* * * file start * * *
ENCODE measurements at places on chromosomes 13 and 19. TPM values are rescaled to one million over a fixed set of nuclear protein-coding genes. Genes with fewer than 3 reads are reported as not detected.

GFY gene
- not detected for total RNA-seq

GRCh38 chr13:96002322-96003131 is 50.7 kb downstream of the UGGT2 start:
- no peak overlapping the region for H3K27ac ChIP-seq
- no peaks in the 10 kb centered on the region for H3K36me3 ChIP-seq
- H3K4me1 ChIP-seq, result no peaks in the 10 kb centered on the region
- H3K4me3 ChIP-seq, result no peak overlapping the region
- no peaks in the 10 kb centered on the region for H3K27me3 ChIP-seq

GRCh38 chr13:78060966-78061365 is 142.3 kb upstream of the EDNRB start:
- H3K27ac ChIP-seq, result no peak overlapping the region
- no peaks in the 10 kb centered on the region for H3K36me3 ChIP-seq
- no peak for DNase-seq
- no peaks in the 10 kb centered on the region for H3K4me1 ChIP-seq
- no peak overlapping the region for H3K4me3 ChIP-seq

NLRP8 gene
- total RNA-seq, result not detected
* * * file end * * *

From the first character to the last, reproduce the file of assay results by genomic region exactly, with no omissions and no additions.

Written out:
ENCODE measurements at places on chromosomes 13 and 19. TPM values are rescaled to one million over a fixed set of nuclear protein-coding genes. Genes with fewer than 3 reads are reported as not detected.

GFY gene
- not detected for total RNA-seq

GRCh38 chr13:96002322-96003131 is 50.7 kb downstream of the UGGT2 start:
- no peak overlapping the region for H3K27ac ChIP-seq
- no peaks in the 10 kb centered on the region for H3K36me3 ChIP-seq
- H3K4me1 ChIP-seq, result no peaks in the 10 kb centered on the region
- H3K4me3 ChIP-seq, result no peak overlapping the region
- no peaks in the 10 kb centered on the region for H3K27me3 ChIP-seq

GRCh38 chr13:78060966-78061365 is 142.3 kb upstream of the EDNRB start:
- H3K27ac ChIP-seq, result no peak overlapping the region
- no peaks in the 10 kb centered on the region for H3K36me3 ChIP-seq
- no peak for DNase-seq
- no peaks in the 10 kb centered on the region for H3K4me1 ChIP-seq
- no peak overlapping the region for H3K4me3 ChIP-seq

NLRP8 gene
- total RNA-seq, result not detected